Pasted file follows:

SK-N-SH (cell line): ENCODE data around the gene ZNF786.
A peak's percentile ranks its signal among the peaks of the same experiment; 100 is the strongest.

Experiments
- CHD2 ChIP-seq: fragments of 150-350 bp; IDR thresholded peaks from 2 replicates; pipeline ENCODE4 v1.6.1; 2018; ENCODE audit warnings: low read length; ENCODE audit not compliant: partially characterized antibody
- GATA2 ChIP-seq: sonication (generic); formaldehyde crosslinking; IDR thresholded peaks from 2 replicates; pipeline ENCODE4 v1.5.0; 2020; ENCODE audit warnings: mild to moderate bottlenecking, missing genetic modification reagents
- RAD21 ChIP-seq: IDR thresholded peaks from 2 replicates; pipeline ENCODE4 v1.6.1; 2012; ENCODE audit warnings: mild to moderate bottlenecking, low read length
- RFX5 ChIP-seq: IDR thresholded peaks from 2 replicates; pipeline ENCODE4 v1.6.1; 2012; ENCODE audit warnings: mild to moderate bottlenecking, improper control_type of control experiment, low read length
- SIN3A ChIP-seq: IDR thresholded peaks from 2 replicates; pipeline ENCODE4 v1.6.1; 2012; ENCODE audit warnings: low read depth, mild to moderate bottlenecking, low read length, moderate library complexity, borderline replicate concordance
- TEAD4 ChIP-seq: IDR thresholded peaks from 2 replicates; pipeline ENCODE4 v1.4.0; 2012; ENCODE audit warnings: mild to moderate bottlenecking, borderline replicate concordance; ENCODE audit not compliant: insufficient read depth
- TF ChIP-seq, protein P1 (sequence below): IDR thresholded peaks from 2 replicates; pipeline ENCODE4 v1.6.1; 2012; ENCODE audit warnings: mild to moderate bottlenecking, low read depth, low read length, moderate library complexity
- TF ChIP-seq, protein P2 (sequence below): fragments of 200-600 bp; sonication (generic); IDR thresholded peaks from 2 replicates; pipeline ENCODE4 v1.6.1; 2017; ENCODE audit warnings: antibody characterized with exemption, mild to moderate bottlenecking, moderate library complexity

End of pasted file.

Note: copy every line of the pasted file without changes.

SK-N-SH (cell line): ENCODE data around the gene ZNF786.
A peak's percentile ranks its signal among the peaks of the same experiment; 100 is the strongest.

Experiments
- CHD2 ChIP-seq: fragments of 150-350 bp; IDR thresholded peaks from 2 replicates; pipeline ENCODE4 v1.6.1; 2018; ENCODE audit warnings: low read length; ENCODE audit not compliant: partially characterized antibody
- GATA2 ChIP-seq: sonication (generic); formaldehyde crosslinking; IDR thresholded peaks from 2 replicates; pipeline ENCODE4 v1.5.0; 2020; ENCODE audit warnings: mild to moderate bottlenecking, missing genetic modification reagents
- RAD21 ChIP-seq: IDR thresholded peaks from 2 replicates; pipeline ENCODE4 v1.6.1; 2012; ENCODE audit warnings: mild to moderate bottlenecking, low read length
- RFX5 ChIP-seq: IDR thresholded peaks from 2 replicates; pipeline ENCODE4 v1.6.1; 2012; ENCODE audit warnings: mild to moderate bottlenecking, improper control_type of control experiment, low read length
- SIN3A ChIP-seq: IDR thresholded peaks from 2 replicates; pipeline ENCODE4 v1.6.1; 2012; ENCODE audit warnings: low read depth, mild to moderate bottlenecking, low read length, moderate library complexity, borderline replicate concordance
- TEAD4 ChIP-seq: IDR thresholded peaks from 2 replicates; pipeline ENCODE4 v1.4.0; 2012; ENCODE audit warnings: mild to moderate bottlenecking, borderline replicate concordance; ENCODE audit not compliant: insufficient read depth
- TF ChIP-seq, protein P1 (sequence below): IDR thresholded peaks from 2 replicates; pipeline ENCODE4 v1.6.1; 2012; ENCODE audit warnings: mild to moderate bottlenecking, low read depth, low read length, moderate library complexity
- TF ChIP-seq, protein P2 (sequence below): fragments of 200-600 bp; sonication (generic); IDR thresholded peaks from 2 replicates; pipeline ENCODE4 v1.6.1; 2017; ENCODE audit warnings: antibody characterized with exemption, mild to moderate bottlenecking, moderate library complexity